Tuesday, September 18, 2012

Would you break the law to save a loved one?

Recently, I stumbled upon this question.

It instantly made me remember a workshop at university concerning cultural differences. The teacher, a woman from England, who has already been travelling to a lot of countries doing her workshops, asked us the following question: If you knew your friend was driving way too fast with his car and the police asked you about it, would you lie and not reveal your friend’s fault? We all agreed we would in order to protect our friend, although he has been doing something wrong. Then she changed the question. It’s the same situation as before, but this time your friend killed someone because of driving too fast. This time, no one wanted to lie to the police.
Apparently, this is typical for Germans. The woman told us that whenever she asks this question in another country, there are usually a few people that would still cover up for their friends. In Germany, rules and laws are usually more important. In my opinion, you can’t reduce it all to cultural differences, but I think there is a tendency due to cultural backgrounds.

Anyway, should we put laws or allegiance to a friend on the first place? If you knew your friend was doing something wrong, would you cover up for him? And does it make a difference whether there are any bad consequences due to his behaviour?

So far to this question which isn’t exactly the same as the one in the headline.

Would you break the law to save a loved one? This is also a question we discussed at university and I remember the following problem. I think there is even a popular theory behind it, but I don’t really remember the name of it. It was about stages of moral development.
So, let’s say your wife/your husband is deathly sick and there is exactly one medicament that can save him/her. There is also only one pharmacist that sells this drug, BUT to a price that is absolutely exorbitant and way more than you can afford. There is no chance you will get this money soon enough. The only way to get the drug would be to steal it. Would you do it and why/why not?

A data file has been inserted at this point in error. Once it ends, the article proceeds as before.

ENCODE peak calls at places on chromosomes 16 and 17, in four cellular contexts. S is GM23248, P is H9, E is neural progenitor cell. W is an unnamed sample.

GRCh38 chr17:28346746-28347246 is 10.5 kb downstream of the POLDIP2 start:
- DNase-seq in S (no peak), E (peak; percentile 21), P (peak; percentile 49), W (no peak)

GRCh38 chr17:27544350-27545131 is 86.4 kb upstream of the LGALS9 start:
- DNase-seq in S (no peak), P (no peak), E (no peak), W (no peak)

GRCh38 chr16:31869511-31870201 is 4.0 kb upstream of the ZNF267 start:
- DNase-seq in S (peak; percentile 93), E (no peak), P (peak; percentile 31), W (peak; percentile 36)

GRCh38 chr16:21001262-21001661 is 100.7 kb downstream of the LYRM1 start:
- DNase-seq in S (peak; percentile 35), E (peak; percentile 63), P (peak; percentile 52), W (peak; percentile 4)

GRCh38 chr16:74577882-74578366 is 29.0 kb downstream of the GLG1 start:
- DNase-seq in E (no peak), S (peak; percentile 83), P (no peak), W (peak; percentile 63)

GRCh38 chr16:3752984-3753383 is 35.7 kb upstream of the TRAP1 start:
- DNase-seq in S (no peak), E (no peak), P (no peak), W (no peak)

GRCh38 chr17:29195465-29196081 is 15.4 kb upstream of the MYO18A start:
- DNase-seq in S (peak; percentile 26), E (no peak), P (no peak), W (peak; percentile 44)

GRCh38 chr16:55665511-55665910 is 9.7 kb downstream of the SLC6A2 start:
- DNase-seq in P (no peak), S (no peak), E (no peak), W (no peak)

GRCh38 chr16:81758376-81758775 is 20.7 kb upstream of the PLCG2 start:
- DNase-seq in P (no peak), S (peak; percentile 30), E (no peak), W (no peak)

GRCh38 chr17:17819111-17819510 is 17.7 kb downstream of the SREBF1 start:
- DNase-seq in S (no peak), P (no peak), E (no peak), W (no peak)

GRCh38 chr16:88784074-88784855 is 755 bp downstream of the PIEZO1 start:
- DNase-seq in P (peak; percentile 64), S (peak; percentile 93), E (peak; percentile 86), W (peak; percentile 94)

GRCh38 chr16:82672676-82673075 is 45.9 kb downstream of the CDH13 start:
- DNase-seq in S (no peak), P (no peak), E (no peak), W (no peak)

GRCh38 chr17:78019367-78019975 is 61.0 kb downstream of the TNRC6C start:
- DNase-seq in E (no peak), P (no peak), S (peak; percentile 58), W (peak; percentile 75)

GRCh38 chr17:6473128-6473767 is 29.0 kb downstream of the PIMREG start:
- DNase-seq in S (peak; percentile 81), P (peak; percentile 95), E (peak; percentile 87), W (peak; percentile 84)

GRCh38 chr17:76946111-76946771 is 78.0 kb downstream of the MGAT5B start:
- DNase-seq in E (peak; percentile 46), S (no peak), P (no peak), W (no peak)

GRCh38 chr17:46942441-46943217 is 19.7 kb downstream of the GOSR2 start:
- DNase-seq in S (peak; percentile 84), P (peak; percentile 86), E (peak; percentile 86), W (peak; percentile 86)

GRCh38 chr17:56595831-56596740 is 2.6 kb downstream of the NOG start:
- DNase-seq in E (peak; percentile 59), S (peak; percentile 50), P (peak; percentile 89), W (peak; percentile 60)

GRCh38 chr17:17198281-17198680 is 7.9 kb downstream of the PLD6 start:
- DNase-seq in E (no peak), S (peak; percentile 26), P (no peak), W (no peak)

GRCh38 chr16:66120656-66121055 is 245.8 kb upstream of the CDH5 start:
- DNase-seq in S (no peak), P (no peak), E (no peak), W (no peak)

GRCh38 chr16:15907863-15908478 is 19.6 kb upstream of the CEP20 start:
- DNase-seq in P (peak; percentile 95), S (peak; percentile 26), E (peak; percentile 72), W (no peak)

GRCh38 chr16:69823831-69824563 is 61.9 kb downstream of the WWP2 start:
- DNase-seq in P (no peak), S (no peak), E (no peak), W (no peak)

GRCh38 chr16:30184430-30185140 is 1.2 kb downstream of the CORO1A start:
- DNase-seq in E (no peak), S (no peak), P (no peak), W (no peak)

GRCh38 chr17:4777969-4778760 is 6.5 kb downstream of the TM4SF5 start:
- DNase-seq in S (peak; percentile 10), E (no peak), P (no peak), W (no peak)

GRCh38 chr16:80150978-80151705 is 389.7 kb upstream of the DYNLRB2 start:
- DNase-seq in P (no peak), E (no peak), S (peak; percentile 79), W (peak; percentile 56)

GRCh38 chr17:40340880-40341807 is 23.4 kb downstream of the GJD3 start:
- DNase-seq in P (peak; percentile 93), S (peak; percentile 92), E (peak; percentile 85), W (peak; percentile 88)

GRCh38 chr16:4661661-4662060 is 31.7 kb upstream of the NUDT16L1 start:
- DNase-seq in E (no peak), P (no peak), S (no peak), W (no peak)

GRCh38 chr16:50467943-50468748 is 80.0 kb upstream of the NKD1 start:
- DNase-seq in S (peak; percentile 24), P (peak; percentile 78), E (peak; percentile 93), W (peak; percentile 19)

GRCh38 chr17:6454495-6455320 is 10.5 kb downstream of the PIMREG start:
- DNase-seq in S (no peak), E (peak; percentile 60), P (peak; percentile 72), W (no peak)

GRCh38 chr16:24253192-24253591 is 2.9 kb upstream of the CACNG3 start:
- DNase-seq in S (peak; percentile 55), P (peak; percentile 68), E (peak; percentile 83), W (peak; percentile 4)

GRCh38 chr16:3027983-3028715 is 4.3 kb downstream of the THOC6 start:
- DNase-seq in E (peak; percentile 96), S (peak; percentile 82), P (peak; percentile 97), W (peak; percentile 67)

Let me give you a few hints.
On a very easy basis, should you not steal it because you might get into prison or should you steal it because your wife/husband is an important person to you? Should you steal it regardless of the importance of this person to you, because we should always try to help others? Should you steal it because the right to life is more important than property right? Or should you act according to law, because after all it secures our all individual rights against those who disobey them? Or should you steal the drug because the dignity of human life is above all other values? Should you not steal it because theft should never be the basis for any universal rule of action (as in the categorical imperative according to Kant)?

Finally, in your opinion, is there a difference between what you should do and what you actually would do?

I would love to hear some opinions, thoughts, ideas or answers to any or all of these questions.

4 comments: